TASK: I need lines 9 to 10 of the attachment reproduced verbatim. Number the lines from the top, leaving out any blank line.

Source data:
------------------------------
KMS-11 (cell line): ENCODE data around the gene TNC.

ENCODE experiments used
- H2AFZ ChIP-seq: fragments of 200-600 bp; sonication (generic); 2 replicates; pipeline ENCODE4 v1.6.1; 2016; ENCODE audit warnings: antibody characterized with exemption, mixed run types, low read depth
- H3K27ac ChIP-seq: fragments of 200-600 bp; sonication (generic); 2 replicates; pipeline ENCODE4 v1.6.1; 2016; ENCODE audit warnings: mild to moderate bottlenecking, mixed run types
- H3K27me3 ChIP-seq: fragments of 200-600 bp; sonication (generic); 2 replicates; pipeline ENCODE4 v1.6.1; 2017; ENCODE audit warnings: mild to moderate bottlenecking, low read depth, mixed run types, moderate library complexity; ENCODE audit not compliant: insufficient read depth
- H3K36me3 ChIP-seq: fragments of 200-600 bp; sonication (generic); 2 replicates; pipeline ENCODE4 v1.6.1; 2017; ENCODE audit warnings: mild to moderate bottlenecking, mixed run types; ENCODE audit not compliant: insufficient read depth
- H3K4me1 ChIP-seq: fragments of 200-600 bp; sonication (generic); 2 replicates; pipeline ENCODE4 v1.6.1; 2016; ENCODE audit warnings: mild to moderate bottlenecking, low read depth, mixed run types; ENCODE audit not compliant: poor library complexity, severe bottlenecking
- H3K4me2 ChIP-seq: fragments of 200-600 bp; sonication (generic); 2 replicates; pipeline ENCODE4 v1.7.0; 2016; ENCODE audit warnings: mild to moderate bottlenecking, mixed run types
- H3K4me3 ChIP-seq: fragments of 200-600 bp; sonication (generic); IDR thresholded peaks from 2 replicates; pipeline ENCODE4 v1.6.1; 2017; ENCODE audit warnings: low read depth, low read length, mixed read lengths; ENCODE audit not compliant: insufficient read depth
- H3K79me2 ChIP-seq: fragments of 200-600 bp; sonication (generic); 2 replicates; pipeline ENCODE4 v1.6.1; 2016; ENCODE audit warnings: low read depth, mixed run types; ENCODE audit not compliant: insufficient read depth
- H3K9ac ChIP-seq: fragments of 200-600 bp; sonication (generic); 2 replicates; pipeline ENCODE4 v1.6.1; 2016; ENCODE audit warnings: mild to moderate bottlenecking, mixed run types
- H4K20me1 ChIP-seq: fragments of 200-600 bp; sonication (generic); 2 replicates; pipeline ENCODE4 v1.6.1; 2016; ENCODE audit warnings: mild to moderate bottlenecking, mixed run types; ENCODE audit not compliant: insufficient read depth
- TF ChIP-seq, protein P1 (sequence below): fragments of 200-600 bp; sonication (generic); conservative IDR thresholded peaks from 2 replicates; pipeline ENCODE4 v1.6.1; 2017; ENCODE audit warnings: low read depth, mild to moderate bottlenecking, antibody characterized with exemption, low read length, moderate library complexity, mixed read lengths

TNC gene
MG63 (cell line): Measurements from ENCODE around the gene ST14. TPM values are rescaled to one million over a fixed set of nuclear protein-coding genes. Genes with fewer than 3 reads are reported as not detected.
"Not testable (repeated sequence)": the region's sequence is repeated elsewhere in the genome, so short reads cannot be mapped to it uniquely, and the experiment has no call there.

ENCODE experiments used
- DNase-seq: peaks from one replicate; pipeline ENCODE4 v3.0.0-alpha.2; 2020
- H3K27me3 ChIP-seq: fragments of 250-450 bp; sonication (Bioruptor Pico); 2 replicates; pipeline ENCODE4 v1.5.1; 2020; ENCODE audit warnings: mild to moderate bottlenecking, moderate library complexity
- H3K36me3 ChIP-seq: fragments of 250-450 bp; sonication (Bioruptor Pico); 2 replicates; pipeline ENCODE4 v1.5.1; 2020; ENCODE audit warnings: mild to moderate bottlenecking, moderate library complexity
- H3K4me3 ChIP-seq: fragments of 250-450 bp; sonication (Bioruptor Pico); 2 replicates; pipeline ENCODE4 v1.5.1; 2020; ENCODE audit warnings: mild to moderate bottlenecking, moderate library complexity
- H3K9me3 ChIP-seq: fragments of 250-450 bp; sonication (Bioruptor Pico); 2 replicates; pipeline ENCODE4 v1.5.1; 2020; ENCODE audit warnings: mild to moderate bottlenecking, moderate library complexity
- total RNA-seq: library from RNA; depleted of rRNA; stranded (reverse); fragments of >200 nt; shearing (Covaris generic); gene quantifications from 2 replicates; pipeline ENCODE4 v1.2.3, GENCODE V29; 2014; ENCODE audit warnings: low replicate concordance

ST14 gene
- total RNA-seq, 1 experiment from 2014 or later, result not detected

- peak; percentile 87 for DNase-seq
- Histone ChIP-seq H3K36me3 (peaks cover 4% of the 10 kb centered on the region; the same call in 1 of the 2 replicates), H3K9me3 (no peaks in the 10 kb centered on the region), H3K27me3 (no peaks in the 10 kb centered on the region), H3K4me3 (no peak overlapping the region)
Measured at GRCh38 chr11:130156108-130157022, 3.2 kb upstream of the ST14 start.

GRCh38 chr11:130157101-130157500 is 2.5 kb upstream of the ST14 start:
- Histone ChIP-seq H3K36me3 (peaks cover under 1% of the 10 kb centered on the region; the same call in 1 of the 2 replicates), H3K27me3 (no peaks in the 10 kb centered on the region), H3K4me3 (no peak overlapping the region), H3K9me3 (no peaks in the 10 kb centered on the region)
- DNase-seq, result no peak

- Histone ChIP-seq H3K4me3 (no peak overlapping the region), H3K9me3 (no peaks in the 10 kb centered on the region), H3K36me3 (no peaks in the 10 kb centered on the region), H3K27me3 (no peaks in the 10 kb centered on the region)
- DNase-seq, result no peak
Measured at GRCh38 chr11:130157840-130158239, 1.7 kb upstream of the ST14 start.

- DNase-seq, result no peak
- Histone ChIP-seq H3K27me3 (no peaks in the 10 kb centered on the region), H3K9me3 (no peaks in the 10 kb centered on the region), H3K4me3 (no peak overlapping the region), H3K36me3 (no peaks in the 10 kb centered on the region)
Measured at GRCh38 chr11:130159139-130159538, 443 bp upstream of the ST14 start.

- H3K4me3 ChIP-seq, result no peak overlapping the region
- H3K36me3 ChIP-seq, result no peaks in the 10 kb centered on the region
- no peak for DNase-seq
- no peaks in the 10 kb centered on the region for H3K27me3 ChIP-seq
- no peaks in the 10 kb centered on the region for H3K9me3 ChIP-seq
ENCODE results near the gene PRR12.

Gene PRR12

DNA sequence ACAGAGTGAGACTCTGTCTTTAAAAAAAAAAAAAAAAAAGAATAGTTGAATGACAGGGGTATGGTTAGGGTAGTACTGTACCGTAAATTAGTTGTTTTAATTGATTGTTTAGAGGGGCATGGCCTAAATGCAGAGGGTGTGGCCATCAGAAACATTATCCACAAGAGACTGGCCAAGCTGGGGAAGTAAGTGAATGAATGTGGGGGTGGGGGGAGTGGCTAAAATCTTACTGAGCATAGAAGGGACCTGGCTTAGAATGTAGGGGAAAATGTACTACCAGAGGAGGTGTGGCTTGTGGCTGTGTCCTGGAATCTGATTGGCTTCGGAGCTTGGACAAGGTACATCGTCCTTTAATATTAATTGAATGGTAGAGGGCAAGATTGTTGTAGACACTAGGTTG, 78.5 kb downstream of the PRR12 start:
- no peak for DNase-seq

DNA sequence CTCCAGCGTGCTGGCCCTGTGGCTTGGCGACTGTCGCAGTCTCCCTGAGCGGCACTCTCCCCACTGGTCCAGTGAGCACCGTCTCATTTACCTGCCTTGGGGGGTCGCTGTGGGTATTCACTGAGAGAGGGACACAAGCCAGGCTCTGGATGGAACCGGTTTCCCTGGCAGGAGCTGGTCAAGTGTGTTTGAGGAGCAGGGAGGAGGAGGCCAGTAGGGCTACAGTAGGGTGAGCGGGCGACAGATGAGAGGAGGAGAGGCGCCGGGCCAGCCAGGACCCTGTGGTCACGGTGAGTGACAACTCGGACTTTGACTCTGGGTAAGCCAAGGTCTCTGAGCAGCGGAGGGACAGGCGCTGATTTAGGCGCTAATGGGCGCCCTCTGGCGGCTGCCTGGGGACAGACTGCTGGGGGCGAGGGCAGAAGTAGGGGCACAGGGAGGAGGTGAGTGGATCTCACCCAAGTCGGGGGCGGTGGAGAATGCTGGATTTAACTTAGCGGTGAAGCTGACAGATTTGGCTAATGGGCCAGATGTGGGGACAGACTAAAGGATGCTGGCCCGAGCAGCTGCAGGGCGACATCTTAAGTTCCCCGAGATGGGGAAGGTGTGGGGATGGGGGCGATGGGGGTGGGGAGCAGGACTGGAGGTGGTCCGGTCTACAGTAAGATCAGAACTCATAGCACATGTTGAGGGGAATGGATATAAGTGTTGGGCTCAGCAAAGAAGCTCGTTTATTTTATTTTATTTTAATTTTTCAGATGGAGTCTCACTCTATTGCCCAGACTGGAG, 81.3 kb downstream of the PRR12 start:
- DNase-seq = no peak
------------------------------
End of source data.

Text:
- H3K4me3 ChIP-seq: fragments of 200-600 bp; sonication (generic); IDR thresholded peaks from 2 replicates; pipeline ENCODE4 v1.6.1; 2017; ENCODE audit warnings: low read depth, low read length, mixed read lengths; ENCODE audit not compliant: insufficient read depth
- H3K79me2 ChIP-seq: fragments of 200-600 bp; sonication (generic); 2 replicates; pipeline ENCODE4 v1.6.1; 2016; ENCODE audit warnings: low read depth, mixed run types; ENCODE audit not compliant: insufficient read depth